The Raspberry Reich

on September 24, 2004 by Shlomo Schwartzberg
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Equal parts Jean-Luc Godard and John Waters with a healthy dollop of porn thrown into the mix, Bruce LaBruce's "The Raspberry Reich" audaciously tackles sexual politics and terrorist impulses, with decidedly flat results. Gudrun (Susanne Sachsse) is the head of a motley group of would-be German terrorists in thrall to the memory of the Baader Meinhof gang, which made its bloody mark on Germany in the 1970s. They're gone now, but Gudrun wants to revive their ‘revolutionary' spirit in these ‘bourgeois' times. She thus decides on two paths of action: the kidnapping of Patrick (Andreas Rupprecht), the son of a German industrialist, and, more significantly, the rejection of heterosexuality, which she declares to be the opiate of the masses. Forcing her male acolytes to have sex with each other, even as Patrick is snatched off the streets of Berlin, she hopes to precipitate a second terrorist revolution, which is not as easy as it sounds.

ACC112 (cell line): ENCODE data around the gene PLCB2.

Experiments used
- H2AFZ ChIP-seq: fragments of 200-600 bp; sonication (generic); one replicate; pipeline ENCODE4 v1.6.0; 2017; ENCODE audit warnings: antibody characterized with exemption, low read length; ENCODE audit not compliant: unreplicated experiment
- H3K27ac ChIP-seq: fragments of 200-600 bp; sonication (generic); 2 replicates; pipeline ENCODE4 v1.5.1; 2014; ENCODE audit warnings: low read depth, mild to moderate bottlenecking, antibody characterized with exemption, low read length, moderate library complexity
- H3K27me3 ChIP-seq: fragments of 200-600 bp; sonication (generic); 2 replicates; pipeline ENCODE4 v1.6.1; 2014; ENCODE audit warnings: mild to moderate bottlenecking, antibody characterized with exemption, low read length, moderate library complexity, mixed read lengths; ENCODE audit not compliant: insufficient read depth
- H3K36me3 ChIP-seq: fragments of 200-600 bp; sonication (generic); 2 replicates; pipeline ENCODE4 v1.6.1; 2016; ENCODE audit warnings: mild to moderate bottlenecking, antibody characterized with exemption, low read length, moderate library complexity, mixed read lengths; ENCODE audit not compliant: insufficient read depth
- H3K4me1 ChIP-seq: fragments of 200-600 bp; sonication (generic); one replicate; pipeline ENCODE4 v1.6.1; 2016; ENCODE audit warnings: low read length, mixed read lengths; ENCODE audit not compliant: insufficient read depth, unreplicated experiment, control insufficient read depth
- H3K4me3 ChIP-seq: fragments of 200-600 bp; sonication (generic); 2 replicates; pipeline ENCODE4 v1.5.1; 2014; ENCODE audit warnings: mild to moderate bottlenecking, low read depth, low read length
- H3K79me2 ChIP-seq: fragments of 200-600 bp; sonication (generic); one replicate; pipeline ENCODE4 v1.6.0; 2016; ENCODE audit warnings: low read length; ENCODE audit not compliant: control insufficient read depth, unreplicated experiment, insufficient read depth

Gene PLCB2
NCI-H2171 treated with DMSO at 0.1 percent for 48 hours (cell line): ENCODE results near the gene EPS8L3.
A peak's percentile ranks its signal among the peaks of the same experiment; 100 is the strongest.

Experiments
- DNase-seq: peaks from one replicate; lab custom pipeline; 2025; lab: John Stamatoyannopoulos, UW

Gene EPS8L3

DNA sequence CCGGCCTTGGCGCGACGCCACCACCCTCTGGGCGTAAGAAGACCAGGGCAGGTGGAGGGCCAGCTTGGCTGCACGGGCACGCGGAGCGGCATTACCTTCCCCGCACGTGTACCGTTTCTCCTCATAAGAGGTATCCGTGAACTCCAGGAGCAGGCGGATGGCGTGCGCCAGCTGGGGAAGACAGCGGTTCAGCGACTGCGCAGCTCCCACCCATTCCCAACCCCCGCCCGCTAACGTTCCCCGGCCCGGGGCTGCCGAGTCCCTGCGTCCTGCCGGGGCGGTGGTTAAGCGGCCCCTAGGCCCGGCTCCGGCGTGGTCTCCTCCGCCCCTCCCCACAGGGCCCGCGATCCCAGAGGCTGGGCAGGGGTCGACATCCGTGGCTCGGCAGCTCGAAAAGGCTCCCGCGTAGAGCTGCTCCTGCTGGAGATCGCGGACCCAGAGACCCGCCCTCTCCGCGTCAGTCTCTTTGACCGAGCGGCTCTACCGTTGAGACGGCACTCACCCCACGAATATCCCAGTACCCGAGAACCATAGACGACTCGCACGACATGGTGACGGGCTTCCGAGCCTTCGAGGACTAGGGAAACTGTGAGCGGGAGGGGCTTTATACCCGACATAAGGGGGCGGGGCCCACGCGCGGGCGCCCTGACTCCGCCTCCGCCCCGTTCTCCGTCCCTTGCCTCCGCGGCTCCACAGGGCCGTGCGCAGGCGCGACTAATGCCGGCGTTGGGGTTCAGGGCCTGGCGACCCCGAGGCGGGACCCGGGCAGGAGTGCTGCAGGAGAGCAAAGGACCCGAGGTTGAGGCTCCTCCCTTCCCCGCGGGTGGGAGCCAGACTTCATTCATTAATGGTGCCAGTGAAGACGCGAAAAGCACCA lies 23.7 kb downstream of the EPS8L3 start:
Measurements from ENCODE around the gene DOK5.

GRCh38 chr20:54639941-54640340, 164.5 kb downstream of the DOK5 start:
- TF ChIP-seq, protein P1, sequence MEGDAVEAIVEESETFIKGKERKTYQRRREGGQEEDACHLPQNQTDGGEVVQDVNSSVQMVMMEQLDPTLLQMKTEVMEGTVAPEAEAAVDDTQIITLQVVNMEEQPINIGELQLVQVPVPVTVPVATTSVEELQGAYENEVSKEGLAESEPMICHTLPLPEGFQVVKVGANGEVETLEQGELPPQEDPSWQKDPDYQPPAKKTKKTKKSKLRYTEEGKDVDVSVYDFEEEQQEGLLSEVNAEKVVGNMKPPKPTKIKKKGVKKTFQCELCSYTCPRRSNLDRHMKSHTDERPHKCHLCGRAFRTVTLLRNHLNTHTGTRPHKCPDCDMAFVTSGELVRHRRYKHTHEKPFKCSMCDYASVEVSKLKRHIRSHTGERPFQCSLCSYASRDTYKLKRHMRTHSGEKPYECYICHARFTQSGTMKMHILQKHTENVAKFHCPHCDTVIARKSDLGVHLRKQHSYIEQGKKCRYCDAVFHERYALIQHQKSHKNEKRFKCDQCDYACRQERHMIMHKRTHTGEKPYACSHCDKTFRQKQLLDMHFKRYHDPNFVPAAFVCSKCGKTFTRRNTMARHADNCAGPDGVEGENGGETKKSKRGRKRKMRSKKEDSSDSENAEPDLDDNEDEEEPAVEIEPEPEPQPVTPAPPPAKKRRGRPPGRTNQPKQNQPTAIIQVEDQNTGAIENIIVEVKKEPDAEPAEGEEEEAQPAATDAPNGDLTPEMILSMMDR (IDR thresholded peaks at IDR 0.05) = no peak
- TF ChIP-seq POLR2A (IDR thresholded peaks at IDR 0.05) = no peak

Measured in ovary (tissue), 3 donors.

"The Raspberry Reich" certainly makes clear that Toronto filmmaker LaBruce can't be faulted for timidity. Like John Waters ("Pink Flamingoes") in his less respectable days, "The Raspberry Reich" offers up its own hermetically sealed world where bad taste, sex and violence commingle without any regard for viewer sensitivities. LaBruce also adds a lot of sloganeering, with all manner of Marxist screeds and declarations unscrolling onscreen or read aloud by the film's principals. What's unclear is whether LaBruce actually believes in his film's politics, which, in any case, comes across like a tired rehash of what Godard ("Weekend") or Rainer Werner Fassbinder ("The Third Generation") did so much better in the past. The film's satire, meanwhile, while amiable, is still blunted, hobbled as it is by obvious imagery (fellatio with a gun) and explicit sex scenes (of all persuasions) that are both unnecessary and clichéd. What remains is a moderately entertaining movie that nevertheless says nothing revolutionary about the way we live now. Starring Susanne Sachsse, Daniel Batscher and Andreas Rupprecht. Directed and written by Bruce LaBruce. Produced by Jurgen Bruning. A Strand release. Comedy. English- and German-language; subtitled. Unrated. Running time: 90 min

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